Sampling plans for validating processes

I am curious if there are some members that is familiar with developing sampling plans during process validations? Ideally, I would like to be able to determine or attempt to quantify a sampling plan based off the following:

  • Risk factor/analysis of a parameter being tested/inspected (including factors such as time it takes to complete a test and destructive/nondestructive)
  • Required number of inspections during production run as defined on a MPR (Ex: # checks per hour)
  • Length of PV
  • # Units produced

I have done a few web searches but I am not having any luck finding guidance which addresses the factors listed above.

10 Replies

Hi Michael,

Great topic, thanks for raising it!

I would suggest to use the fantastic ASQ database

with a huge variety of publications on this topic.

E.g., this is what I've found on selection of statistically valid sampling plans:

I should clarify that I am looking for an attribute sampling plan based off go/no go or pass/fail decisions and needs to include confidence interval level. Unfortunately ANSI/ASQZ1.4 doesn't include confidence interval in its calculation. I need to include confidence interval as this is a requirement for validating a process (ex: Process Performance Qualification).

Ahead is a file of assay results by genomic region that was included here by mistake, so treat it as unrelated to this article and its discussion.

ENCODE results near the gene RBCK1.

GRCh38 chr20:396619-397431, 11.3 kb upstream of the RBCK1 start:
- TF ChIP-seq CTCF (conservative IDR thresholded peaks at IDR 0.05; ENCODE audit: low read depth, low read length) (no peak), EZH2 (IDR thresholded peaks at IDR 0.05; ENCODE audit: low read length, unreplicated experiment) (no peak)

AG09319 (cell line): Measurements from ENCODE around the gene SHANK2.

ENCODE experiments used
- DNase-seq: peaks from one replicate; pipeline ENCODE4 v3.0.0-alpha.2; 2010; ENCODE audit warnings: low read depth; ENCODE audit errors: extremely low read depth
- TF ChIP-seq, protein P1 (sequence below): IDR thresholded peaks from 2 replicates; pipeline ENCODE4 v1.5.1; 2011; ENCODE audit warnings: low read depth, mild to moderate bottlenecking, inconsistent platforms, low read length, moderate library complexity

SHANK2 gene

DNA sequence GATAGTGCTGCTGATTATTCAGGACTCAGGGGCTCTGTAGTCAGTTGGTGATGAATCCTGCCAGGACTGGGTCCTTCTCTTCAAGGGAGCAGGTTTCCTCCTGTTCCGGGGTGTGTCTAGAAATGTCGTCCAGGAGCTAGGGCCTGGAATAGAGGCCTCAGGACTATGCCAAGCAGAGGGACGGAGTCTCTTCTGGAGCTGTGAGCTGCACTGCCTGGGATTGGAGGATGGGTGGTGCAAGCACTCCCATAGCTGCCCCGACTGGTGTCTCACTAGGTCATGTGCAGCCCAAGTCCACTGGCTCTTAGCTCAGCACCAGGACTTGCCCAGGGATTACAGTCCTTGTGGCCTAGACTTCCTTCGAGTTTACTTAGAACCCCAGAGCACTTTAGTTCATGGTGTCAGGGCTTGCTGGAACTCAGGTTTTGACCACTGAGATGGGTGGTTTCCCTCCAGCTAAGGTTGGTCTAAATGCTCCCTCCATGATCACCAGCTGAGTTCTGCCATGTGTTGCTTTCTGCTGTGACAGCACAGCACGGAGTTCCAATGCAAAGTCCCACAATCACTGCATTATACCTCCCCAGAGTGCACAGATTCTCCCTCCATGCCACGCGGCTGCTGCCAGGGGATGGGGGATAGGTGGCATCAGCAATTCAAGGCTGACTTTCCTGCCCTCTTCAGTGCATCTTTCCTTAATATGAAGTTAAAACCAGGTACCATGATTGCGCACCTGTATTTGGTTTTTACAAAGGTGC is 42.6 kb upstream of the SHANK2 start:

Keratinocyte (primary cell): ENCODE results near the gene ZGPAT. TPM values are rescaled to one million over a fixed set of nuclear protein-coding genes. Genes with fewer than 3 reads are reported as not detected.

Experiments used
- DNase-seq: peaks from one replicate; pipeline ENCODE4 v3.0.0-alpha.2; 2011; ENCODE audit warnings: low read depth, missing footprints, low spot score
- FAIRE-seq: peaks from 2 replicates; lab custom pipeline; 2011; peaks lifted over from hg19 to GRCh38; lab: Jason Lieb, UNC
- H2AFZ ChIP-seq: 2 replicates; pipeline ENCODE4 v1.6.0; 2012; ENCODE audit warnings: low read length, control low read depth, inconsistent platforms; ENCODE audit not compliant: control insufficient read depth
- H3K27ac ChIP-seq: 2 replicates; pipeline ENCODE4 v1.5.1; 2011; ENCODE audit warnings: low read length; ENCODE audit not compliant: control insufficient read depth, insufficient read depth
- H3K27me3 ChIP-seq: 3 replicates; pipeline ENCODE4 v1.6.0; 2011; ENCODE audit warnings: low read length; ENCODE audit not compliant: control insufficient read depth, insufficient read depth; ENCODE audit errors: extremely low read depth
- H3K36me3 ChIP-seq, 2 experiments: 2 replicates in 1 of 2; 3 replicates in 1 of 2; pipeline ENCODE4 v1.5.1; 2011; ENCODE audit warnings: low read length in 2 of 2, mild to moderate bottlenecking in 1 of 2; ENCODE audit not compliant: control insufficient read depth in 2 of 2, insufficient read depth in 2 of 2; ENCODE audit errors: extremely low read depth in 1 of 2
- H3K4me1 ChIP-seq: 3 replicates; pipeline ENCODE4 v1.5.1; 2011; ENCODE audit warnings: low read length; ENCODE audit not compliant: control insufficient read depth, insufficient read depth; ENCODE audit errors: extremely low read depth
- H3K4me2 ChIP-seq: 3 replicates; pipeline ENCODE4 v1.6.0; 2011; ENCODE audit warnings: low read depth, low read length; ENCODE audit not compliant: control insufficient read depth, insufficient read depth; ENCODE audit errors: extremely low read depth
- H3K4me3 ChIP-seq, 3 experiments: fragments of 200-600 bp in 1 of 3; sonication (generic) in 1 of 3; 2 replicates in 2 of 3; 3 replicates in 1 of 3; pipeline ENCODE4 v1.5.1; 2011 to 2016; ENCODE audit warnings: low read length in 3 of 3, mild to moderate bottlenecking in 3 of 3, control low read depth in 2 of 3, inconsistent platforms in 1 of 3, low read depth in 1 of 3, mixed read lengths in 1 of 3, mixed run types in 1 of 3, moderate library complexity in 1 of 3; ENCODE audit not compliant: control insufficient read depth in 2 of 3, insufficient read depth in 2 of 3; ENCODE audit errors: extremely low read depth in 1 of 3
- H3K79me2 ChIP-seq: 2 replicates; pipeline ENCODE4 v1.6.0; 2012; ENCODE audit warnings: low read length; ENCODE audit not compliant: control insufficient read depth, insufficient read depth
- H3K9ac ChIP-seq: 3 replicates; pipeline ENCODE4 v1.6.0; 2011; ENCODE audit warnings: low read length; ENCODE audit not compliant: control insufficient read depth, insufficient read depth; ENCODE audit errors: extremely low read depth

I have done some research. I am leaning towards binomial or SPRT but have been unsuccessful at finding a formula because they require standard deviations and/or margin of error which I don't have. I am not sure if I can replace these values with AQL or confidence levels.

For ANSI/ASQZ1.4, I thought about multiplying the sampling number by confidence interval using Z(alpha/2). ~84% = 1. I don't think doing this would be a statically sound sampling plan.

Let's see what more experienced colleagues will say, by my mind, an attribute sampling plan based off go/no go or pass/fail decisions which needs to include confidence interval level is a little bit rare combination of the pre-requisites.
Once the characteristic we need to control could be assessed via continuous data (as opposed to attribute one), the best choice, in my opinion, would be use of the process capability ratios to prevent the OOS from happening, i.e. detect the process variation early to adjust the latter before the OOS happens.

Great topic. I felt like there was some missing still here.

Few notes:

  • Risk factors are the biggest concerns I would have and focus on.